'FOMO': Heavy social media use leading to depression among teens

Text messages ending with a full stop are perceived as being less sincere, researchers say. Source: PA Wire

The Fear Of Missing Out (FOMO) is leading to higher levels of anxiety among heavy social media users, particularly teenagers, a new report has found.

The finding is one of a number documented in the fifth annual National Stress and Wellbeing in Australia Survey, which has documented the impact of social media use on wellbeing for the first time the last year. 

Over half (53 per cent) of Australian teenagers surveyed said they used social networking sites for 15 minutes before sleeping every night.  

According to the report by the Australian Psychological Society (APS), one in two Australian teenagers suffer from FOMO (the Fear of Missing Out). 

APS clinical psychologist Andrew Fuller said while there are benefits to using social media, heavy use can be harmful to a person's wellbeing.

"More than half of all Australian teenagers (56%) are heavy social media users. They reported benefits including stronger relationships, more effective goal setting, ability to seek help through social media, as well as feeling part of a global community," Mr Fuller said.

"However, those teens who were heavy users also reported higher levels of FOMO.  They report fearing their friends were having more rewarding experiences than them (54%), being worried when they find out their friends are having fun without them (60%), and being bothered when they miss out on a planned get together (63%)."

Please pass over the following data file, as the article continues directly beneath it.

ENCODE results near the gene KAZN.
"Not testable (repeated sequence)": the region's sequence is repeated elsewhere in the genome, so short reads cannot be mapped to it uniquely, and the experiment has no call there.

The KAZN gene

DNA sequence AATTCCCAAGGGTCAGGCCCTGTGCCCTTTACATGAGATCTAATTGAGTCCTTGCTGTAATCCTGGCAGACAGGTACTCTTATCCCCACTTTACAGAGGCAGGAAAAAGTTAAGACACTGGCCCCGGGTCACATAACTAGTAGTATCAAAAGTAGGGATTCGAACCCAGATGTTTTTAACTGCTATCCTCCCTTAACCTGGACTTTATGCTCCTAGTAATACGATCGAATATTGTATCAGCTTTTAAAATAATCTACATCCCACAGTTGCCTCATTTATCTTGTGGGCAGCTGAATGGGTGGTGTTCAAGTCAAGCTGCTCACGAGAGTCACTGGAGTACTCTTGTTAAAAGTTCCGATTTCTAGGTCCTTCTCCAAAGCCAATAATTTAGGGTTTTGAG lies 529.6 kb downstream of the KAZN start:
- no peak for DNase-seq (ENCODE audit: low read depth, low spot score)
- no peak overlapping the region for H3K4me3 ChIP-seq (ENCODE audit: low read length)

More Aussies gambling to relieve stress

The report also found that more Australians are gambling as a form of stress relief then in 2011 even though, among many causes of stress listed, the top cause was personal financial issues.

"If they often have severe levels of depression or anxiety, generally what they are doing is turning to addictive behaviours," Australian Psychological executive director, Professor Lyn Littlefield said.

"Really at the time you are doing it, it blots out what you're worried about... These behaviours don't solve them, it's an escape."

Nearly 20 per cent of those who took part in the Stress and Wellbeing in Australia Survey 2015 said they had used gambling to relieve stress, an increase of six per cent in four years.

Professor Littlefield said electronic gaming machines, or pokies, and the normalisation of gambling are central to forming addictive behaviours.

"They are disproportionately located in the lower socio-economic areas which is really worrisome because often vulnerable people, particularly financially vulnerable people, live in those areas."

She said the design of pokies was central to their addictive nature.

"Every five hits you are going to get something, you just don't know when so you keep trying."

Those who reported extremely severe levels of anxiety, distress and depression used addictive behaviours such as drinking, smoking, taking drugs and gambling to relieve stress at much higher rates than others.

Professor Littlefield said governments needs to do more to protect people from the impacts of gambling.

Survey results

Anxiety symptoms are the highest they have been for five years and wellbeing has not improved since the survey began.

Fear Of Missing Out (FOMO) was seen as affecting the wellbeing of social media users - particularly in teens.

Close to 60 per cent of teens have trouble sleeping or relaxing after accessing social media sites and a similar number feel burnt out by constant connectivity.

Nearly half of Australian teens feel that their peers are having more rewarding experiences than them.

Wellbeing improved with income, education and and employment but young people, 18-25, have for five years reported the lowest level of wellbeing.

The most common way of relieving stress since 2011 was watching TV or movies.

Friends or family were said to be the most effective in relieving stress.

Although 72 per cent of those surveyed said they felt stress impacted on their physical health, more than half said they did not seek help with it.

Source: Australian Psychological Society's Stress and Wellbeing in Australia Survey 2015.

Source: AAP

Stay up to date with SBS NEWS

  • App
  • Subscribe
  • Follow
  • Listen
  • Watch